Friday, January 29, 2016


I am a collector of names. Have been, ever since I was a kid. Probably because I always wished for a different one, myself. Mine wasn’t really exotic, but it was…different. Cheryl. My parents decided on the pronunciation of “Chair-yl” rather than the more common way of saying it. The way a million other people sad it…with a “SH” sound, “Sheryl,” rather than the hard “CH” sound.

So when I began writing, I knew my characters had to have ‘good’ names—names that fit. Names that weren’t too strange, but not too common. Names that were appropriate for the time period, the setting, and the culture.

The hero, of course, had to have a name that was also something that could be whispered by the heroine in the throes of passion, yet something that would be tough enough on the villain’s lips to strike a modicum of fear in his heart, just by uttering it.

Because I was writing historical western romance, I decided to pull up a chart that would give me an accurate “slice of life”—possible names for my heroes. According to US Social Security records, the top ten names for men in 1880 were: John, William, James, Charles, George, Frank, Joseph, Thomas, Henry, and Robert.

Okay, I could maybe work with the top four. In fact, the first book I ever wrote was about a gunslinger of this time period called ‘Johnny Starr.’

And William could be shortened to ‘Will’—still masculine; but never ‘Willie.’ James—very masculine, and unwittingly, calls up the rest of the line—‘Bond. James Bond.’ At least, it does for me. I could even go with Jamie. Charles is pushing it. George, Frank, and Joe are names I have and would use for a minor character, but I’d never use those for my hero. They’re somehow just too ordinary. Thomas? Again, a great secondary character name, but not a show-stopper. Henry…eh. And Robert is just ‘okay.’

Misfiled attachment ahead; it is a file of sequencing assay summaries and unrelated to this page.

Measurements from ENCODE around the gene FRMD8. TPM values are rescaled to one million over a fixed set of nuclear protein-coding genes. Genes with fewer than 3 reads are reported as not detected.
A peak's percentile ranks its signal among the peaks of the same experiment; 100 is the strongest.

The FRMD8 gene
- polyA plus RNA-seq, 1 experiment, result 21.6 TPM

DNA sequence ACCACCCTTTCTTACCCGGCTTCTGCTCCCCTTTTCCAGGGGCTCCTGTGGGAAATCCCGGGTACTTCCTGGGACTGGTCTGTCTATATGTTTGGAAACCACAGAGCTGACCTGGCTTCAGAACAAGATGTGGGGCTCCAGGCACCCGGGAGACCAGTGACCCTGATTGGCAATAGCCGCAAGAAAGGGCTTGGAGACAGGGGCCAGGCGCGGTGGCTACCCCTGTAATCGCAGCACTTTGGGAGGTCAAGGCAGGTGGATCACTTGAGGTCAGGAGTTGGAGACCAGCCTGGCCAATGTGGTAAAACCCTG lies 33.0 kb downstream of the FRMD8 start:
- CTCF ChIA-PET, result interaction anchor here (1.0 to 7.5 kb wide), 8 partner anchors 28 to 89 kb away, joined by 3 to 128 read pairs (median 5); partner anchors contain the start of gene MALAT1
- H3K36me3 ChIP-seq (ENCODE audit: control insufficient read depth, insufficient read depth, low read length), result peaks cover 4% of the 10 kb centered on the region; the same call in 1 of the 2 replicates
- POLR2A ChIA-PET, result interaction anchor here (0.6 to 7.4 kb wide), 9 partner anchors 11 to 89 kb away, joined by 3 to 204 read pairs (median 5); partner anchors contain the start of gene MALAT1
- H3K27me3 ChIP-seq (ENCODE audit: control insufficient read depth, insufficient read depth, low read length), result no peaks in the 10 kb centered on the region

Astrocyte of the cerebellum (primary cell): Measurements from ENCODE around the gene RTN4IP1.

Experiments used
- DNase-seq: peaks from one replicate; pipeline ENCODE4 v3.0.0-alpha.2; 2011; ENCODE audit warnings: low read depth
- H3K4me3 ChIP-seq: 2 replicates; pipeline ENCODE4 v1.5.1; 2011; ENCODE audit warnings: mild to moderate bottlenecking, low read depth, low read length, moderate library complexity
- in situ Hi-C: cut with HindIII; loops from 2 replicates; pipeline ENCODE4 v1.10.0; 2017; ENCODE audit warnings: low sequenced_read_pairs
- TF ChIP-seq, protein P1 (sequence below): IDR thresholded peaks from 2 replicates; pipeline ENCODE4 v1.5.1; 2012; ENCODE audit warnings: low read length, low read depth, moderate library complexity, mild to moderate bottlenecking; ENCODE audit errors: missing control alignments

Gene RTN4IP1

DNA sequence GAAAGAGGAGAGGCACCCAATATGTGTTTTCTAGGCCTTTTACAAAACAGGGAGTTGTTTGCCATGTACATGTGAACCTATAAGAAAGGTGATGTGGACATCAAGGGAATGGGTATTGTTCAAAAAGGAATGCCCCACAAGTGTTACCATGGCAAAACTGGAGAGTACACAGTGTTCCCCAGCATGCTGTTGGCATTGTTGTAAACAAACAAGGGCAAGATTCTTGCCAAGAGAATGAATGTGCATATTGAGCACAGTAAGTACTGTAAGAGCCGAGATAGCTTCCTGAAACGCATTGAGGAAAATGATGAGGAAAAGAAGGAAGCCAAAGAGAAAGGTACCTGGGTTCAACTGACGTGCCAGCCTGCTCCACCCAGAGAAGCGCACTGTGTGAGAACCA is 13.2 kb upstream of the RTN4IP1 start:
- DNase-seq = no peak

I fast-forwarded a hundred years to 1980. Here are the top 10: Michael, Christopher, Jason, David, James, Matthew, Joshua, John, Robert, and Joseph. Four of the same names were there, though not in the same poll position. By 2008, only William remained in the top 10. John had fallen to #20, James to #17, Joseph to #13. The others had been replaced, not all by modern names, but most in the top 10 were surprisingly “old fashioned.”

2008: Jacob, Michael, Ethan, Joshua, Daniel, Alexander, Anthony, William, Christopher, Matthew.

This told me something. If you aren’t too wild with the names you choose, you have quite a lot of choices! We know that Jacob, Michael, Joshua, Daniel, and Matthew were Biblical names. Just because they weren’t on the “top 10” list in 1880 doesn’t mean they weren’t being used—a lot!

Another source of names for that time period is family records. If you go back through old family documents, it’s amazing to find some of the odd names that cropped up.

Still maybe not ‘protagonist’ material, but your secondary characters could benefit. And who knows? You may find the perfect ‘hero’ name!

No matter what you choose, remember these rules, too:

1. Sound and compatibility—Say your character’s name aloud. Does the first name go well with the last name you’re using? Be careful about running the name together—“Alan Nickerson” or “Dick Keller” may not be good choices. Avoid rhyming names such as “Wayne Payne”—and try to stay away from cutesy names that might make your hero the focus of ridicule.
2. Uniqueness—I’m sure my parents were only trying to be ‘unique’ by pronouncing my name differently than the other 99.9% of the people in the world would automatically say it, but you don’t want your hero to have such an odd name that readers trip over it every time they come to it. Louis L’Amour was a master at coming up with ‘different’ names that were simple. Hondo Lane, Ring Sackett, Shalako, Conagher…and the list goes on.